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The proliferation of big data, predictive analytics and artificial intelligence (AI) is a gold mine of opportunity for innovation. However, deployment of cutting-edge technology also opens the door to new forms of legal, ethical and social risk. The potential for harm is ever present, as illustrated by the title (and contents) of Weapons of Math Destruction by Cathy O’Neil. And although there have been numerous laws and regulations enacted to protect the public, actuarial responsibilities go beyond meeting the letter of the law.
It is important for the actuarial profession, insurers, data scientists, regulators and the public to have a set of ethical and responsible data use and model construction guidelines. These guidelines provide greater assurance that appropriate procedures are used for data acquisition and manipulation, and for the building, use and maintenance of predictive models.
The Society of Actuaries (SOA) recognizes the need for a rigorous learning and certification process to ensure the drive for innovation is balanced with appropriate behavior. Therefore, it created a first-of-its-kind Ethical and Responsible Use of Data and Predictive Models Certificate Program.
Through seven self-guided modules, three instructor-led webinars and a graded, take-home final assessment, participants will gain a deep understanding of:
- An ethical framework based on fairness, safety, transparency and accountability
- The ethical issues around using data and the types of questions to ask to mitigate the risk of using prohibited or high-risk data or combinations of data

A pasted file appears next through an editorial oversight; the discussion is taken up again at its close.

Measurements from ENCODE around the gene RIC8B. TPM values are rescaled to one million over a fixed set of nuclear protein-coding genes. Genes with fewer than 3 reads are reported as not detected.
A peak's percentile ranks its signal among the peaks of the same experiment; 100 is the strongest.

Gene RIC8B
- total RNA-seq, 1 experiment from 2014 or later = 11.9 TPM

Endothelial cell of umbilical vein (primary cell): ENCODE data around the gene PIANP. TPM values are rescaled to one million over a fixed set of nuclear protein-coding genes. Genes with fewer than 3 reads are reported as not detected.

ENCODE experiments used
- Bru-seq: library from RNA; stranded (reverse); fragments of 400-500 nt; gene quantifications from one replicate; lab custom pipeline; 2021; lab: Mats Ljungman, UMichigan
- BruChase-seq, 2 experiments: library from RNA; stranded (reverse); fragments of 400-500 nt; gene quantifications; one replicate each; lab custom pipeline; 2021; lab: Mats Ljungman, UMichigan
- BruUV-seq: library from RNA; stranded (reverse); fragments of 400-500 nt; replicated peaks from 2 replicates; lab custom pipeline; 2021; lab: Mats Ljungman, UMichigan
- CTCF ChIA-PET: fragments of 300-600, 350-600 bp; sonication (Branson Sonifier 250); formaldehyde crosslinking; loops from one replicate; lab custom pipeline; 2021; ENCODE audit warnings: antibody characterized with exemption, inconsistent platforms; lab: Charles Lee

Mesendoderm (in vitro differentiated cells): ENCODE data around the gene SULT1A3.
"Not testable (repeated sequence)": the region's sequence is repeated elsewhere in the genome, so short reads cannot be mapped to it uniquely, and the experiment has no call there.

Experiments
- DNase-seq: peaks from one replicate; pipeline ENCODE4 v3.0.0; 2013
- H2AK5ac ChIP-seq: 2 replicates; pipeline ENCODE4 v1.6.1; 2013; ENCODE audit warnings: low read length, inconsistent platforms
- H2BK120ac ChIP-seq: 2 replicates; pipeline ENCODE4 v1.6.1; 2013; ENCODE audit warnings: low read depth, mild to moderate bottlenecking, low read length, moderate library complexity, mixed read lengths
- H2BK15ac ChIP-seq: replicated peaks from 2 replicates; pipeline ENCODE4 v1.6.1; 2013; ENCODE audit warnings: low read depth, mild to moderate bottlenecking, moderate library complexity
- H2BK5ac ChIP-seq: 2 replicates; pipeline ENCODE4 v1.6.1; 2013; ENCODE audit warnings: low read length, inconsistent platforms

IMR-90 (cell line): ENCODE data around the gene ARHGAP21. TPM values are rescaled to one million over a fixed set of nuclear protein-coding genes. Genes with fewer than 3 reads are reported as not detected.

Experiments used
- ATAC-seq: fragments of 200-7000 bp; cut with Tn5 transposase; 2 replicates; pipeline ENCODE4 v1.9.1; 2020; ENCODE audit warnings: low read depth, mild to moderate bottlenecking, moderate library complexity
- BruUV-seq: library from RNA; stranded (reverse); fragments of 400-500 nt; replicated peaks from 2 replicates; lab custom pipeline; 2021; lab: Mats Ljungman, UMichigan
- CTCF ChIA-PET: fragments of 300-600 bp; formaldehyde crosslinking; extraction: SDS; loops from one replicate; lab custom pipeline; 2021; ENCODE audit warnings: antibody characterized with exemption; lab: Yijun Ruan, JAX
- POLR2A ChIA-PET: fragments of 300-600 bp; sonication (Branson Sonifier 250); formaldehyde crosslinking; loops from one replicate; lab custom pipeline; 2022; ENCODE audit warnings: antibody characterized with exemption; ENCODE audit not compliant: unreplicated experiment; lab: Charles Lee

- The inherent bias in data and the techniques for mitigating associated risks
- How the use of predictive analytics and AI creates professional and reputational risks different from traditional actuarial model building
- The importance of model explainability and the difficulties associated with models that are viewed as black boxes
- How teamwork and communication are critical for model development and deployment to reduce the risk of unintended biases and unanticipated outcomes
- How model governance can be used to achieve the above
A past program participant, Daron Yates, FSA, MAAA, of Foresight Solutions, says, “Noninsurance examples helped tremendously in understanding the broader ethical issues while the insurance illustrations made it more relevant to actuaries.”
This five-month certificate program is designed for actuaries and data scientists who build and deploy models, actuaries who supervise or sign off on the work of modelers and regulators who must ensure that models are appropriately used. This program does not assume a knowledge of predictive analytics in particular, but it does require a familiarity with financial modeling and working with actuarial data. If you are interested in this certificate program, learn more on the SOA website or reach out to firstname.lastname@example.org with any inquiries.
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